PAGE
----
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Guaiacum sanctum - Encyclopedia of Medicinal Plants Login Logout
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Guaiacum sanctum

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Guaiacum sanctum, commonly known as holywood or holywood lignum-vitae, is a species of flowering plant in the creosote bush family, Zygophyllaceae. It ranges from southern Florida in the United States and the Bahamas south to Central America and the Greater Antilles.<ref name="GRIN"/> It is threatened by habitat loss.

Guaiacum sanctum is the national tree of the Bahamas.<ref name=":1">Template:Cite web</ref>

Properties

This small tree is slow growing, reaching about Template:Convert in height with a trunk diameter of Template:Convert. The tree is essentially evergreen throughout most of its native range. It is shade tolerant. It fruits between the age for 30 and 70 years over the summer months in the Northern Hemisphere.<ref name="GRIN"/>

The wood is hard, heavy and self-lubricating and has a Janka Hardness Score of 4500,<ref>Template:Cite journal</ref> which is one of the hardest in the world. It can sink when placed in water.<ref>Template:Cite web</ref> There are fine ripple marks on the wood.<ref>Record, Samuel J. “Tier-Like Arrangement of the Elements of Certain Woods.” Science, vol. 35, no. 889, 1912, pp. 75–77. JSTOR, JSTOR, www.jstor.org/stable/1638125.</ref>
Leaves

Leaves

The leaves are compound, Template:Convert in length, and Template:Convert wide. They are dark green in color and occur as three to five pairs of leaflets.<ref name=":2">Template:Cite web</ref> They fold together during the hottest parts of the day.<ref name=":0">Template:Cite web</ref>

Flower

The purplish blue flowers have five petals each. They can grow individually or in clusters at the ends of branches.<ref name=":0" /> The flowers have both male and female parts (stamens and pistils) and yield yellow pods containing black seeds encapsulated separately in a red skin.<ref name=":3">Template:Cite book</ref>
Flower

Uses

Template:For This tree is one of two species which yield the valuable Lignum vitae wood, the other being Guaiacum officinale.

The wood has been used for making specific parts of ships that needed to be self-lubricating so that they would last longer.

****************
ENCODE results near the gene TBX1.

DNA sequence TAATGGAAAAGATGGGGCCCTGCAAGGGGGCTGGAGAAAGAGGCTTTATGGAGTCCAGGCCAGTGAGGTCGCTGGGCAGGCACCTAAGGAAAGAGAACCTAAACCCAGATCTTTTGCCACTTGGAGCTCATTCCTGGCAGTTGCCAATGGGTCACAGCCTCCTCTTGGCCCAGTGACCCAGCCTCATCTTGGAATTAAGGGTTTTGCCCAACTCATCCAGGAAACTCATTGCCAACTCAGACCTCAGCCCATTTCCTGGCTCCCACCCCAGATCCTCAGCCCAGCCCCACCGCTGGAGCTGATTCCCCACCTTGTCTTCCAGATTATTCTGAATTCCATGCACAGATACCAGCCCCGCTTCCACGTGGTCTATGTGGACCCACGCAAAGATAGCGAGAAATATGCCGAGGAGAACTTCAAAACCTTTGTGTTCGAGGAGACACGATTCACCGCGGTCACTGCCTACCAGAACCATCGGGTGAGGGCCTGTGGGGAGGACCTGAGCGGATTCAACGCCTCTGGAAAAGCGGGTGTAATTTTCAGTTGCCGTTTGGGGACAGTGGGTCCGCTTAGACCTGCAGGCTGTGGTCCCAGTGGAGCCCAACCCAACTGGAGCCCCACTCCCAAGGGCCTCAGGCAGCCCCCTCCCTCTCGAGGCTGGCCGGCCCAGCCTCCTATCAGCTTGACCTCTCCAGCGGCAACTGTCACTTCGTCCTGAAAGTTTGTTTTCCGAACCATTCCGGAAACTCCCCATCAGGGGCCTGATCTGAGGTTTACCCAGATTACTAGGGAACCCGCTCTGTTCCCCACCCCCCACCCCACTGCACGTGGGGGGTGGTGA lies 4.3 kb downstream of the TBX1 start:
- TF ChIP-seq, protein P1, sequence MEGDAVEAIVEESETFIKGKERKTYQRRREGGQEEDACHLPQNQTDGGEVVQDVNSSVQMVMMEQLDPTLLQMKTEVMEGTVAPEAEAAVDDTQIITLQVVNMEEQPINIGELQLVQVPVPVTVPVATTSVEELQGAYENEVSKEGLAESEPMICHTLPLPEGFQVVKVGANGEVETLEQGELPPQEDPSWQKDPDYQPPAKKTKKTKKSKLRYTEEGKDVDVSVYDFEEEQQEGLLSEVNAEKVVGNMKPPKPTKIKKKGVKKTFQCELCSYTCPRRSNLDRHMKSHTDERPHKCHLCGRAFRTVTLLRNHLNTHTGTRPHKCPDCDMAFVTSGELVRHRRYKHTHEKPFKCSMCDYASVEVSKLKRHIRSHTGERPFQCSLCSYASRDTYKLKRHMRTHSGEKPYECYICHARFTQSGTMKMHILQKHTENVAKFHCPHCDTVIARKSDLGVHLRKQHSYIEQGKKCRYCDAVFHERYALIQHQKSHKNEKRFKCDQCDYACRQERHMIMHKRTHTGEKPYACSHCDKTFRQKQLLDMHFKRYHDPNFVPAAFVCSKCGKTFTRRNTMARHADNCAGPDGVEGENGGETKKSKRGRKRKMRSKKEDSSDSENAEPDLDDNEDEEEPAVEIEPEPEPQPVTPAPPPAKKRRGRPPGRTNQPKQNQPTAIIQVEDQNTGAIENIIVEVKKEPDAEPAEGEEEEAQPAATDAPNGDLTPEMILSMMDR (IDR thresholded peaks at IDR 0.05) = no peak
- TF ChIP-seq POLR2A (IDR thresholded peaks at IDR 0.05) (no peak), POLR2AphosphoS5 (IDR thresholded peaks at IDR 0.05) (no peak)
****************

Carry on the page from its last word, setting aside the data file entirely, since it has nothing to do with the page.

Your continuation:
The tree is considered to have medicinal value, used mostly for home remedies, though it had also been used to treat Syphilis.<ref>MUNGER, ROBERT S. “Guaiacum, the Holy Wood from the New World.” Journal of the History of Medicine and Allied Sciences, vol. 4, no. 2, 1949, pp. 196–229. JSTOR, JSTOR, www.jstor.org/stable/24619141.</ref> The bark can be steeped to create tonics.<ref name=":1" />

It is also used as an ornamental plant.<ref name=":2" />

Threats

The type of rainforest (tropical-deciduous and dry forests) that holywood is found in are the most threatened ecosystems in the world.<ref name="GRIN" />

The plant was exploited until it was endangered due to use for timber and medical resin. Deforestation also occurred to create more human managed areas like farmland, cities, etc.<ref name="GRIN" /> This has caused habitat fragmentation for the species, which reduces the chances of lowering its risk status.<ref>Eric J. Fuchs, James L. Hamrick; Genetic Diversity in the Endangered Tropical Tree, Guaiacum sanctum (Zygophyllaceae), Journal of Heredity, Volume 101, Issue 3, 1 May 2010, Pages 284–291, https://doi.org/10.1093/jhered/esp127</ref> Moreover, since this is a slow growing tree, it becomes harder to regrow and maintain sizable forests of it. It can be cultivated to grow faster, but needs to be watered regularly and to have well drained soil.<ref name=":3" />

It has no major pests<ref name=":3" /> and though there were cases of illegal trade in 2008, this is no longer a major threat to the species.<ref name="GRIN" />

References

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External links

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